Beware of the Unseen Competitor was a title of an article written many years ago that warned broadband operators of the rise of competitors from completely different market sectors. Of course, it is the Internet and the intelligence of the things that helps turn products into mere features and brings in competition from seemingly disparate industries. In the Korner below, there is an example of this sort of disruptive development that could signal a revolution in the transport industry.
FCC Net Neutrality Proposal Stirs Up Controversy- Reclassify or Not? by Alan Weissberger
On May 15th the FCC Commissioners narrowly voted to approve a framework for rules that would create an Internet fast lane, while trying to patch up the loopholes that would make that fast lane possible. The proposal from FCC Chairman Tom Wheeler would ban broadband providers from blocking or slowing down websites, but leaves the door open for them to strike deals with content companies for preferential treatment, or fast lanes to customers.
Click here to read the rest of Weissberger’s article and add to the lively discussion that follows.
The following are some observations from and reactions to the recent 2014 Cable Show.
- Impressive Demos
- Open Up DNS, Comcast
- Is it a Revolution or More of the Same
- Freedom to Be Creative
- Tap a WiFi Hot Spot
- 4K, 4K, 4K
- Stay Tuned
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CBO (Community Broadband Operator) might be a better term to describe operators traditionally described as CATV (Community Antenna TeleVision). The vision of Steve Weed, CEO of Wave Broadband, and his team has become reality as they now have more broadband customers than video subscribers. With that context, he looks forward to the day, in the not-too-distance future, when a new form of Over-the-Top video provider – a virtual MSOs (Multichannel System Operators) – ride over Wave Broadband pipes, giving consumers more choice in video packages and bringing more value to the broadband connection.
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“All the intelligence and all the value is moving into software in the cloud,” said Andy Randall, GM Networking Business Unit & SVP Corp Development of Metaswitch. Randall talks about the transition to using commodity hardware with software defining how that hardware is used. Ultimately, a software-based approach will allow for operators to be more nimble in responding to customer and market demands.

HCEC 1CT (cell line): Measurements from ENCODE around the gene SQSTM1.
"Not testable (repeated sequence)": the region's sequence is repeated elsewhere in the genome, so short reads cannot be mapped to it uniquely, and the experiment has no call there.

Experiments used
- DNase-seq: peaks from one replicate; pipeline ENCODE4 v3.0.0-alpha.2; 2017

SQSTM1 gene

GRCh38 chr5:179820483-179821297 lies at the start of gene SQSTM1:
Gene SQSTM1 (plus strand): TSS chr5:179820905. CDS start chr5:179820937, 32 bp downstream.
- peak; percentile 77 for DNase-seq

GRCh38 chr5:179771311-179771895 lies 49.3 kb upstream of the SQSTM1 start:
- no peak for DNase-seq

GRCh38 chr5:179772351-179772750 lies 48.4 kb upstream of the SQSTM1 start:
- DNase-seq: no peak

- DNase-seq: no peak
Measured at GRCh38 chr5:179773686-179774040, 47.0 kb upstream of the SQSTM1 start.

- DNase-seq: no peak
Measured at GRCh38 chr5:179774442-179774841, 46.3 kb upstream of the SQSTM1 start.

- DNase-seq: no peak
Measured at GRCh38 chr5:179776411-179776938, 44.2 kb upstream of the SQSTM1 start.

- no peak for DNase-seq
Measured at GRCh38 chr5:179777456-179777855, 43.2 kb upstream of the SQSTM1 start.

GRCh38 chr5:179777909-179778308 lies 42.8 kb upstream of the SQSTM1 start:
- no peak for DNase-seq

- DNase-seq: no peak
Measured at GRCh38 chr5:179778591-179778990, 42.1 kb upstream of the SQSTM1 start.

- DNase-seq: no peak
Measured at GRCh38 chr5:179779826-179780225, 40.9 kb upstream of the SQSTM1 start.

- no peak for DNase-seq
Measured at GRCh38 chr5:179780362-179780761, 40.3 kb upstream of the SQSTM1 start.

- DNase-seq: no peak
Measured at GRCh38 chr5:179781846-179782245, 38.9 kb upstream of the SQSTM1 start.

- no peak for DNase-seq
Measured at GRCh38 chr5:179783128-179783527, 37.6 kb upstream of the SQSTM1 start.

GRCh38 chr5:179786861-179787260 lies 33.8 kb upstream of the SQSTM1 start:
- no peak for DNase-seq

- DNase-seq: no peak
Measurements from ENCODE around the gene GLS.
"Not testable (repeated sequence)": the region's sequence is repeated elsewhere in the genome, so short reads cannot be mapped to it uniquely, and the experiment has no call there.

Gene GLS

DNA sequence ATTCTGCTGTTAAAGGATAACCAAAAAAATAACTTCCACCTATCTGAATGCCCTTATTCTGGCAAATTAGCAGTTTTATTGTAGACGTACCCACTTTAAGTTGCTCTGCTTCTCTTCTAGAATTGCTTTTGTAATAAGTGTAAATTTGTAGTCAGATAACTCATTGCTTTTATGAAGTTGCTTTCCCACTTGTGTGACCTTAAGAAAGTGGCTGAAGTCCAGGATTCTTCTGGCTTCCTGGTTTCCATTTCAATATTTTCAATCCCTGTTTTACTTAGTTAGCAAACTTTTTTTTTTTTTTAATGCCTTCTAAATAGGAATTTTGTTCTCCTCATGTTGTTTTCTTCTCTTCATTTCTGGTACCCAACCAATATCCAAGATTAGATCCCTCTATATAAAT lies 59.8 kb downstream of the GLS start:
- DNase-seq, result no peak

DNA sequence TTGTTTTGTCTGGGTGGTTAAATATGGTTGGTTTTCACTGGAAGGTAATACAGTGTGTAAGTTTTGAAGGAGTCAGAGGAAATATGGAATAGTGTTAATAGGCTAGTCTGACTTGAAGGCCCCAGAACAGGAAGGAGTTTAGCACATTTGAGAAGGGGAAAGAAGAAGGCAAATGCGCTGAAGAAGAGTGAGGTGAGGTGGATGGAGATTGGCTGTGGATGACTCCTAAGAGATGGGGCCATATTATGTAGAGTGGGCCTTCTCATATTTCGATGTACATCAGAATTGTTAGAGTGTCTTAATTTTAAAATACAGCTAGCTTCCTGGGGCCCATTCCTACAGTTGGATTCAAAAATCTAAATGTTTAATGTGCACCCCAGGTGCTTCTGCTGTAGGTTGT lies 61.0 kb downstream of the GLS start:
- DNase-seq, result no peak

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Are the Internet of Things (IoT) & Internet of Everything (IoE) the Same Thing? by Alan Weissberger
For quite some time, Cisco and Qualcomm have used the term Internet of Everything (IoE) to describe what almost everyone else refers to as the Internet of Things (IoT). McKinsey Global Institute’s Disruptive Technologies report calls out the Internet of Things (IoT) as a top disruptive technology trend that will have an impact of as much as $6 Trillion on the world economy by 2025 with 50 billion connected devices!
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TiECON Flash: U.S. Dept of Commerce & TiE in Partnership to Promote Exports by Alan Weissberger
TiE Silicon Valley President Venk Shukla kicked off TiECon (The Indus Entrepreneurs annual conference) by stating that “wealth creation through entrepreneurship” was TiE’s principal mission (or reason for being). Also, that TiE was “deeply ingrained in Silicon Valley” through its members (over 11,000 from over 50 countries) which are at start-ups, established companies, VCs and private equity firms. The surprising announcement at TiECon is that the U.S. Dept of Commerce and TiE have entered a partnership to promote TiE U.S. member companies products and/or services that are sold abroad.
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- One step down, two to go. Big thanks to the city for bringing San Jose one step closer to getting @googlefiber http://twitpic.com/e3l3d4
- Live demo of a voice to calendar feature that took about 8 hours development at #mforum14. Wow!
- Using Amazon Web Services as a virtual lab to test 20M circuits. 1/60th cost. Great idea. #mforum14
As simple and as safe as a car combined with the benefits of a motorcycle is what LIT Motors promises with its C-1 electric vehicle. With a projected range of almost 200 miles, a top speed of over 100 miles per hour and anticipated pricing in the mid-20 thousands (before tax credits), the C-1 (working name) has potential to be a game-changer for transportation in urban areas.
The real revolution, however, may be in the way this company has done so much to turn one man’s vision into reality a relatively small investment (measured in the millions) and short amount of time. A handful of people created the prototype on display at CES. They are set up more as a Web 2.0 company, than an automobile company, as evidenced by their use of crowd-funding (for their $6,000, electric cargo scooter,Kubo), use of social media and direct relationship with the end customers.
And although they still have to set up manufacturing for mass-production, their relatively small investment gives them the flexibility to try new business models (e.g. think licensing, maybe open sourcing, etc.) that allow others to manufacturer and even market their vehicle designs. The interesting thing is that a brand that would license such a vehicle might not even be from the automobile space.
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